Read each thread and reply with your thought.
The replies must be at least 250 words each and each reply must incorporate at least one scholarly citation(s) in APA format. Any sources cited must have been published within the last five years. Acceptable sources include the most current sources you can find which likely means the Internet. Make sure to cite all facts in text.
In being a relatively new mechanics out working on the floor I cannot think of a specific situation with a barrier that I had to overcome. But I do have a big barrier being a new mechanic and that is lack of knowledge. The fixed base operation that I work at has been really helpful with letting me do a lot of maintenance operations to let me experience hands on learning. I have run into many problems where I’m not sure how to approach the troubleshooting of the issue. A few ways I have overcome this issue in the past is one going to the manual and reading as much as I can about the system and two asking a senior mechanic for their assistance. I have found that by asking a senior mechanic for assistance that I have learned a lot more about the system. This Is because these technicians have done lots of similar work and know the most efficient way of completing the task. Asking for help also validates that I am completing the task properly in accordance with the technical data and our company standard operating procedures. In listening to someone who has completed the task many times they can show you the most efficient way of completing the work which helps complete the task faster. Looking back there are many times where I should have fully understood the system before trying to troubleshoot. I would only read about the part of the system I assumed was causing the problem. If I had taken the time to read all of the information the first time it would have saved me lots of time, trouble, and frustration. “Reparability is the ability to repair the system efficiently and effectively”. ( Jr, W.L. M., 2006, pg 177) Older aircraft tend to be harder to work on due to their repairability. Over time different modifications make certain systems harder to preform work on. Technicians should have a weekly hanger talk about barriers that they encounter. In doing this if someone in the group has had the same problem before they can give guidance to other. This approach allows different people to think of a better way to overcome the barrier. This will allow technicians to share experiences and help one another complete tasks more efficiently.” The reliability program is a valuable means of achieving better operational performance in an aircraft maintenance environment”. (Kinnison, 2018, pg 217) These programs help technicians save time which saves the company money. Thinking outside the box will show technicians different ways to use the same tools to get the same outcome but in an efficient manner. If we think about a problem and approach it from another way, it may help us solve the issue. We as humans are all wired differently by God. So, one person may only be able to see a problem one way. In asking others for their opinion, we are expanding the problem to someone who is wired differently than us. It is good to have different levels of thinking while trying to solve a large troubleshooting problem.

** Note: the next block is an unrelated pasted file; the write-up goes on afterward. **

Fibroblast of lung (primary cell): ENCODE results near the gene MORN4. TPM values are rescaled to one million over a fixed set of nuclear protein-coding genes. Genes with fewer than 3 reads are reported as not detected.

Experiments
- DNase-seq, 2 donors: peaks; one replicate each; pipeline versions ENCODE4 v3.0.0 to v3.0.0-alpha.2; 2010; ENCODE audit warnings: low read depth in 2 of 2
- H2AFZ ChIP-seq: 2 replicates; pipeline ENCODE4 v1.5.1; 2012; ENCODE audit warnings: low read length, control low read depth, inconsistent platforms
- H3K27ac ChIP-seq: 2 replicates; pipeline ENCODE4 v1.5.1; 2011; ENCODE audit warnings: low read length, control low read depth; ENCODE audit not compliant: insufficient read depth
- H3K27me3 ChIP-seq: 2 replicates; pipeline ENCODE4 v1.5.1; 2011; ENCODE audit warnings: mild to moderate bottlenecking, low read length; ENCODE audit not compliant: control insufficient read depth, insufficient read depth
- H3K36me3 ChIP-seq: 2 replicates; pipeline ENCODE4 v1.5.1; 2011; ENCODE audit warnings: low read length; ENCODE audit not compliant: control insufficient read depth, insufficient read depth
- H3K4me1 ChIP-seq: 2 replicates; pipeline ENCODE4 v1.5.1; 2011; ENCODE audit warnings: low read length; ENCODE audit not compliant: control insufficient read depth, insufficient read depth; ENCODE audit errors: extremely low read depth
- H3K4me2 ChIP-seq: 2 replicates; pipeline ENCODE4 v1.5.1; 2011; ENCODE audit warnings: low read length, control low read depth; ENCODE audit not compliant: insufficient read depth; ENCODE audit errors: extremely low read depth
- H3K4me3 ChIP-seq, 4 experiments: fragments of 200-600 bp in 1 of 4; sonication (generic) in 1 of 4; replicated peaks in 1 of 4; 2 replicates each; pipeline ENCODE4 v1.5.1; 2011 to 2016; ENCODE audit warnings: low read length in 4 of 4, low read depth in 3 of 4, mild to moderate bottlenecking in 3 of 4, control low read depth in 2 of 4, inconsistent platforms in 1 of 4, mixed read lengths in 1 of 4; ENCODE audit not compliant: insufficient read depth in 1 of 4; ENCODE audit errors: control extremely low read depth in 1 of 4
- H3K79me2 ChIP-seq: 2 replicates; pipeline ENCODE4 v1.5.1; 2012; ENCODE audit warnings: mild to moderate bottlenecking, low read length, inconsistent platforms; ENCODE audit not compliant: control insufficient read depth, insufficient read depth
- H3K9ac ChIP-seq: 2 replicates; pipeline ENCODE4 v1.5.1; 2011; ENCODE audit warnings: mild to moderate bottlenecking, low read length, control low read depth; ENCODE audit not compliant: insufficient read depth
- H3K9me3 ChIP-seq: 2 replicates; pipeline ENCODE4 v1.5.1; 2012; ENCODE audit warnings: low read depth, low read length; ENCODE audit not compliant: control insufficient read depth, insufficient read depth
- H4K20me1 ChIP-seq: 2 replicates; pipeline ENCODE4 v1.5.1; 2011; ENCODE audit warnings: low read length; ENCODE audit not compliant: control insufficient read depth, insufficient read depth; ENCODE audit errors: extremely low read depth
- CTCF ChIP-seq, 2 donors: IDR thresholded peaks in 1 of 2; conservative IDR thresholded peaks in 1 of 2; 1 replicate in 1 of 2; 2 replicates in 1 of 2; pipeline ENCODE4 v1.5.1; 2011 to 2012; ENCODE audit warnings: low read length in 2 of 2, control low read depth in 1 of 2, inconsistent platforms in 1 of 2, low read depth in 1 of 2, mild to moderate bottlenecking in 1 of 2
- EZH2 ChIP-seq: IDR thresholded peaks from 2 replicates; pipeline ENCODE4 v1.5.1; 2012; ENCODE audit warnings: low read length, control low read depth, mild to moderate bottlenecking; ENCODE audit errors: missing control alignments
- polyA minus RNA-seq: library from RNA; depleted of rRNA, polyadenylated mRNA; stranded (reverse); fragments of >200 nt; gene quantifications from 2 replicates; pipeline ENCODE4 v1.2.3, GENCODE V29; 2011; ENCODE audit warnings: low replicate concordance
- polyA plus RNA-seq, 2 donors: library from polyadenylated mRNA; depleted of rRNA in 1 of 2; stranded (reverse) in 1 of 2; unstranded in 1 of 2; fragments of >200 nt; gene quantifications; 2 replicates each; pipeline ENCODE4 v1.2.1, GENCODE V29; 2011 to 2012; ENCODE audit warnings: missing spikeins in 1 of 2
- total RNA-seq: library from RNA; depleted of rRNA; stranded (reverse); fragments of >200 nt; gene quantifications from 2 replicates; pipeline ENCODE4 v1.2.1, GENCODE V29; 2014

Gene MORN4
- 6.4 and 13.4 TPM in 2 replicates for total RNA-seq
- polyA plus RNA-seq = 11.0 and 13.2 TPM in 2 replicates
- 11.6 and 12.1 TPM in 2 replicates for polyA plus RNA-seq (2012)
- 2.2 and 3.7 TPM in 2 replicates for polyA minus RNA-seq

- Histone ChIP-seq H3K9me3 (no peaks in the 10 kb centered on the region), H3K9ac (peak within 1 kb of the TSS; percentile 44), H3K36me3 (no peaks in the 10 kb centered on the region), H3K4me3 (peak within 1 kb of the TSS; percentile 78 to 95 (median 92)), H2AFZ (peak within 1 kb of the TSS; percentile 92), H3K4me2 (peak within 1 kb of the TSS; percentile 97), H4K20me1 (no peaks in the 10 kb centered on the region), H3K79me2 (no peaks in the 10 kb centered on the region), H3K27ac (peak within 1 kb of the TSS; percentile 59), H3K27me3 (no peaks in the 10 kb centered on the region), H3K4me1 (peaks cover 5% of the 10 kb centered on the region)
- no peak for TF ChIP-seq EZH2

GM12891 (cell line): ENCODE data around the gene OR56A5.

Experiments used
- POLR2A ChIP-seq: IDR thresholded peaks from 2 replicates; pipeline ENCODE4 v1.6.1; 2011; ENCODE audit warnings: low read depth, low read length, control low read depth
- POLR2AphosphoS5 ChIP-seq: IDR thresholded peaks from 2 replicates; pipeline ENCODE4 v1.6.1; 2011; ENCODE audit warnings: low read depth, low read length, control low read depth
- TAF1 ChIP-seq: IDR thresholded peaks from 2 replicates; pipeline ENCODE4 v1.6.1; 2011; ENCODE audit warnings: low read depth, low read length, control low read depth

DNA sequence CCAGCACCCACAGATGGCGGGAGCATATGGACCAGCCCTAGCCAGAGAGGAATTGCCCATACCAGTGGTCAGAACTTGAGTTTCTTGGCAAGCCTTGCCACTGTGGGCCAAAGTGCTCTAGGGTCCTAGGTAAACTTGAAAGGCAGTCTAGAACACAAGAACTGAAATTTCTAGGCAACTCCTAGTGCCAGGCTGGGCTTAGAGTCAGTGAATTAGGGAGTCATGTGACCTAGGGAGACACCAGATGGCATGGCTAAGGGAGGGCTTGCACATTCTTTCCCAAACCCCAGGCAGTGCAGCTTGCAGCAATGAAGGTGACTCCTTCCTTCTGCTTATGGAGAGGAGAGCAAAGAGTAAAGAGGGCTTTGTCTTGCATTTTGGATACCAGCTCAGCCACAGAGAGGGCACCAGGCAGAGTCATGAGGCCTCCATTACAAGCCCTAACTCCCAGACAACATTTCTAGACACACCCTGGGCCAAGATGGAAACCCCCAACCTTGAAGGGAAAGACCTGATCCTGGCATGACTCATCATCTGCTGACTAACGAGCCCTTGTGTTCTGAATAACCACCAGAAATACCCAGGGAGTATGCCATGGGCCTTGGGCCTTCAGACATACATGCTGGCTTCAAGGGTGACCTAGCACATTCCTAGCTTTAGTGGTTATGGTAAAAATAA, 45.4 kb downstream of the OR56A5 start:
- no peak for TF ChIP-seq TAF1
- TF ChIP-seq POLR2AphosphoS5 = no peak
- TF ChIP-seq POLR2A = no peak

Overcoming Behavioral Failures
The Boeing 757 aircraft type has 3 independent hydraulic systems, which are labeled as left, center, and right. The left and right system both have an electric and engine driven pump, and the center system has two electric pumps and a ram air turbine, (RAT) in the case of complete electric power loss in flight.